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    I always wonder how much all the privacy changes going into Firefox effect measured market share. Also adblock usage, which I’d (blindly) assume to be higher on Firefox than Chrome.

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      Mozilla has been placing ads in the German subway. (I’ve seen it in first in Hamburg, but I’ve also seen it in Cologne, Berlin and Munich) It says in German “This ad has no clue about who you are and where you’re coming from. Online-trackers do. Block them! And protect your privacy. With Firefox.” (Not my tweet, but searching for “firefox werbung u-bahn” yielded this tweet)

      I feel that Mozilla is going all in on privacy. (Context: Germany is a very private society culturally and also due to its past. Also one of the country with the highest usage of firefox.)

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        But WhatsApp is still the main way to communicate.

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          That’s probably true in every country. The Germans I know are all big on signal.

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          Firefox isn’t a particularly aggressive browser on privacy though, Safari and Brave are much further ahead on this and have been for a long time. I think at this point Mozilla’s claims to the contrary are false advertising - possibly literally given that they apparently have a physical marketing campaign running in Germany. Even the big feature Mozilla are trumping in this release has already been implemented by Chrome!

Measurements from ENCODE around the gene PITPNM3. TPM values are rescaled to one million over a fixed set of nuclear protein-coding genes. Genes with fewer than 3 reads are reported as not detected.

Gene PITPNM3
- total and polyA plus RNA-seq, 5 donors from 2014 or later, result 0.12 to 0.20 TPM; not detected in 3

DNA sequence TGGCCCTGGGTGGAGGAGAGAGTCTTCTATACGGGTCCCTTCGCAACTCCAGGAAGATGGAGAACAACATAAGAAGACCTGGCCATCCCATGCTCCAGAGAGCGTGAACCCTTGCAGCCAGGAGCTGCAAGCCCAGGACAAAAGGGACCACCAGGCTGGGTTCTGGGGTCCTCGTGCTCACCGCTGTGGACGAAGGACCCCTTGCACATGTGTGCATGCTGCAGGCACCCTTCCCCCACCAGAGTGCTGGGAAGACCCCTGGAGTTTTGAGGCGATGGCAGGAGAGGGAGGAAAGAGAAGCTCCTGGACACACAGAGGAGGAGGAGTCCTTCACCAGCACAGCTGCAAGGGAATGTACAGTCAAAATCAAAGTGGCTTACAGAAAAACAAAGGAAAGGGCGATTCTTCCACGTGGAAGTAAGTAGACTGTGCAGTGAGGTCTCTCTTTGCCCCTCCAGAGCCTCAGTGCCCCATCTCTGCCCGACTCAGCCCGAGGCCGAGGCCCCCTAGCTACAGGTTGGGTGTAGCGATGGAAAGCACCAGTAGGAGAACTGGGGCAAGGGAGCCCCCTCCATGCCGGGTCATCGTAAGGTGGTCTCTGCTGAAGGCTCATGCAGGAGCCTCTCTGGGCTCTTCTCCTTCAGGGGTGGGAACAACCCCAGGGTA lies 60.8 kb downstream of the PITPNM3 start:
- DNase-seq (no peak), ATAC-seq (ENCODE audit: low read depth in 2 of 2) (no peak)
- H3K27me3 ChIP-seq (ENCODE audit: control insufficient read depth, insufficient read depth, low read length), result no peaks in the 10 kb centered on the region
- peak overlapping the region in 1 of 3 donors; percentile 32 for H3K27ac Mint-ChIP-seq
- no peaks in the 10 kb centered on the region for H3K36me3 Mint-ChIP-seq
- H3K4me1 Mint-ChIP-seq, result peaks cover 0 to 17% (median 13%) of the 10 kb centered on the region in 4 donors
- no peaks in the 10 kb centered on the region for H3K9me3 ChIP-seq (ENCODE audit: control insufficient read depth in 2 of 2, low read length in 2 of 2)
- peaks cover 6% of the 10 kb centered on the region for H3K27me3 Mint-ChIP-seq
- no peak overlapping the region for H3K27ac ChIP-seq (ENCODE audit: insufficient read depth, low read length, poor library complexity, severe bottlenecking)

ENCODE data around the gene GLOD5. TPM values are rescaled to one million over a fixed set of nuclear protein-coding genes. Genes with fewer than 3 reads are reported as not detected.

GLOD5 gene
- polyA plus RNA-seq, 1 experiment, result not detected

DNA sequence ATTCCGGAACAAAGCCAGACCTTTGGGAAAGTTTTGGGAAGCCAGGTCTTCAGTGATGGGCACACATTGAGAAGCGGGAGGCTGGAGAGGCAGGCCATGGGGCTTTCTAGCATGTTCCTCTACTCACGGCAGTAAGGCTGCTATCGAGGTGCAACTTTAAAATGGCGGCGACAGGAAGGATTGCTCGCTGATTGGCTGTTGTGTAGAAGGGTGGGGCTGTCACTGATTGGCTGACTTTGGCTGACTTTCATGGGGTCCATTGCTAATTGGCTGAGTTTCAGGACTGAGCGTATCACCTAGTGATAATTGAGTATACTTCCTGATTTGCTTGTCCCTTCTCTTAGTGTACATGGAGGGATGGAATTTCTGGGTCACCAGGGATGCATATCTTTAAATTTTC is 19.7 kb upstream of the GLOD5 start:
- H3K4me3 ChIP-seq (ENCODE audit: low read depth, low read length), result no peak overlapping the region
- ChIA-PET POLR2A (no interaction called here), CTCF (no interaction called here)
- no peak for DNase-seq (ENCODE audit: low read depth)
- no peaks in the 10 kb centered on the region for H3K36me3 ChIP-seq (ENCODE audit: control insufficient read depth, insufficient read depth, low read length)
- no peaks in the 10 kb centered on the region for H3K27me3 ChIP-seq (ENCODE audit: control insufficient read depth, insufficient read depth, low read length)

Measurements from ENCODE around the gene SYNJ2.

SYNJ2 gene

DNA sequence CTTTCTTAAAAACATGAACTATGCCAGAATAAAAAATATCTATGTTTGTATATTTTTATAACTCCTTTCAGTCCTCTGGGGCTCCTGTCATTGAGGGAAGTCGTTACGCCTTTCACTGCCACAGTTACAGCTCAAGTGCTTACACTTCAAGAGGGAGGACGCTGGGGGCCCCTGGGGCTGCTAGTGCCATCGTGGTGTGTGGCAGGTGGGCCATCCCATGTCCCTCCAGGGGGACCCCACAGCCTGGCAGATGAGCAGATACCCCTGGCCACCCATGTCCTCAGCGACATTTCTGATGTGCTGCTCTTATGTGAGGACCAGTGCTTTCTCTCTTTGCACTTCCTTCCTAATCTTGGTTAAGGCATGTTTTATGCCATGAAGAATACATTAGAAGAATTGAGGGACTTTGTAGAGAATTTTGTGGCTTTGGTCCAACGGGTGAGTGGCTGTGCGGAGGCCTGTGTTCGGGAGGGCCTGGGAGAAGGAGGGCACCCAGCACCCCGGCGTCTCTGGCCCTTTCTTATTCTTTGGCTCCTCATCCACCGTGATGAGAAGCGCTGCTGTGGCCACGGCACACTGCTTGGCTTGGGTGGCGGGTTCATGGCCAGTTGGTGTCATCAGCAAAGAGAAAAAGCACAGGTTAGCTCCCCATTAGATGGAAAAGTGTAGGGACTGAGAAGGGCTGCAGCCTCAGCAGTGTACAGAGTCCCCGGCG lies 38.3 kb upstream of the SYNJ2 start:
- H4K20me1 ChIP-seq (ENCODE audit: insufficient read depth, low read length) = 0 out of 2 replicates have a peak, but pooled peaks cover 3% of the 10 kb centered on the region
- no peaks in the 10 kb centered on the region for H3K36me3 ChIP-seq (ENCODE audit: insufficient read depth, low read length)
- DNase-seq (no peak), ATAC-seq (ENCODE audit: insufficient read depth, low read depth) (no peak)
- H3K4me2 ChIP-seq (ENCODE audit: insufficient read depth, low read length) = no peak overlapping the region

While I think privacy is a big motivator for lots of people and could be a big selling point of Firefox, I think consumers correctly see that Mozilla is not especially strong on privacy. Anyway I don’t see this realistically arresting the collapse in Firefox’s market share which is reduced by something like 10% in the last six months alone (ie: from 4.26% to 3.77%). On Mozilla’s current course they will probably fall to sub-1% market share in the next couple of years.

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            You can dismiss this comment as biased, but I want to share my perspective as someone with a keen interest in strict privacy protections who also talks to the relevant developers first-hand. (I work on Security at Mozilla, not Privacy).

            Firefox has had privacy protections like Tracking Protection, Enhanced Tracking Protection and First Party Isolation for a very, very long time. If you want aggressive privacy, you will always have to seek it for yourself. It’s seldomly in the defaults. And regardless of how effective that is, Mozilla wants to serve all users. Not just techies.